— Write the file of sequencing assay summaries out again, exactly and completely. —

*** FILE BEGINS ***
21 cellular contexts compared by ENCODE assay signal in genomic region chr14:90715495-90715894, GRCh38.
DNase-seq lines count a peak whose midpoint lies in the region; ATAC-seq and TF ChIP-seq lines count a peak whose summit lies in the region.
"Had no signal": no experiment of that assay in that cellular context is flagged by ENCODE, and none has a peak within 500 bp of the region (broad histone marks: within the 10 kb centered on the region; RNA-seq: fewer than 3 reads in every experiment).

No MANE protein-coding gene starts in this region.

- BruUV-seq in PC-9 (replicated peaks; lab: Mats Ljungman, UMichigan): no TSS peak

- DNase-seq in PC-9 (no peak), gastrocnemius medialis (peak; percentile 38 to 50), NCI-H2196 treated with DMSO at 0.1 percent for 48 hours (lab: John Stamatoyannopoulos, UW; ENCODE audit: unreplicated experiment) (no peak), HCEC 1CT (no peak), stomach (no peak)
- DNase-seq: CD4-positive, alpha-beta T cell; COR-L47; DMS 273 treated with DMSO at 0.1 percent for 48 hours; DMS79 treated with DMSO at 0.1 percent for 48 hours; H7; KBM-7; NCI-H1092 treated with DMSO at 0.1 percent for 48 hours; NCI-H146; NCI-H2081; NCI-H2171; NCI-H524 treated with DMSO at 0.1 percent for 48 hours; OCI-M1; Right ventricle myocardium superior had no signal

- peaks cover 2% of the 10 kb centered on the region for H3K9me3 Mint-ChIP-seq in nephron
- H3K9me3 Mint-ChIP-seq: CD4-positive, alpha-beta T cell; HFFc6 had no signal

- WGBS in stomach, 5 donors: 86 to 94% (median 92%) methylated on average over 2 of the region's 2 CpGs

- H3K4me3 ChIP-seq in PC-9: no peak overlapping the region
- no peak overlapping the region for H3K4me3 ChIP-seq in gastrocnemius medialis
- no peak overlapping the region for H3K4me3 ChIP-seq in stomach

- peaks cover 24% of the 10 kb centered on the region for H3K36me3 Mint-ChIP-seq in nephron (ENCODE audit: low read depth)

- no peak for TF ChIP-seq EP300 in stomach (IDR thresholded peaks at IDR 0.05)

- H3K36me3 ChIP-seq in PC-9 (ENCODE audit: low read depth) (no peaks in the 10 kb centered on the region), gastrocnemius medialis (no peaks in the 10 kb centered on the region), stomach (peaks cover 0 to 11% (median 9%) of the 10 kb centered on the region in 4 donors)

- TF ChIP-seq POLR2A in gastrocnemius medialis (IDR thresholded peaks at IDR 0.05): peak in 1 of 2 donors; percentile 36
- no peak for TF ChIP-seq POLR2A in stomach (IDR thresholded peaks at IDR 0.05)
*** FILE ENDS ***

21 cellular contexts compared by ENCODE assay signal in genomic region chr14:90715495-90715894, GRCh38.
DNase-seq lines count a peak whose midpoint lies in the region; ATAC-seq and TF ChIP-seq lines count a peak whose summit lies in the region.
"Had no signal": no experiment of that assay in that cellular context is flagged by ENCODE, and none has a peak within 500 bp of the region (broad histone marks: within the 10 kb centered on the region; RNA-seq: fewer than 3 reads in every experiment).

No MANE protein-coding gene starts in this region.

- BruUV-seq in PC-9 (replicated peaks; lab: Mats Ljungman, UMichigan): no TSS peak

- DNase-seq in PC-9 (no peak), gastrocnemius medialis (peak; percentile 38 to 50), NCI-H2196 treated with DMSO at 0.1 percent for 48 hours (lab: John Stamatoyannopoulos, UW; ENCODE audit: unreplicated experiment) (no peak), HCEC 1CT (no peak), stomach (no peak)
- DNase-seq: CD4-positive, alpha-beta T cell; COR-L47; DMS 273 treated with DMSO at 0.1 percent for 48 hours; DMS79 treated with DMSO at 0.1 percent for 48 hours; H7; KBM-7; NCI-H1092 treated with DMSO at 0.1 percent for 48 hours; NCI-H146; NCI-H2081; NCI-H2171; NCI-H524 treated with DMSO at 0.1 percent for 48 hours; OCI-M1; Right ventricle myocardium superior had no signal

- peaks cover 2% of the 10 kb centered on the region for H3K9me3 Mint-ChIP-seq in nephron
- H3K9me3 Mint-ChIP-seq: CD4-positive, alpha-beta T cell; HFFc6 had no signal

- WGBS in stomach, 5 donors: 86 to 94% (median 92%) methylated on average over 2 of the region's 2 CpGs

- H3K4me3 ChIP-seq in PC-9: no peak overlapping the region
- no peak overlapping the region for H3K4me3 ChIP-seq in gastrocnemius medialis
- no peak overlapping the region for H3K4me3 ChIP-seq in stomach

- peaks cover 24% of the 10 kb centered on the region for H3K36me3 Mint-ChIP-seq in nephron (ENCODE audit: low read depth)

- no peak for TF ChIP-seq EP300 in stomach (IDR thresholded peaks at IDR 0.05)

- H3K36me3 ChIP-seq in PC-9 (ENCODE audit: low read depth) (no peaks in the 10 kb centered on the region), gastrocnemius medialis (no peaks in the 10 kb centered on the region), stomach (peaks cover 0 to 11% (median 9%) of the 10 kb centered on the region in 4 donors)

- TF ChIP-seq POLR2A in gastrocnemius medialis (IDR thresholded peaks at IDR 0.05): peak in 1 of 2 donors; percentile 36
- no peak for TF ChIP-seq POLR2A in stomach (IDR thresholded peaks at IDR 0.05)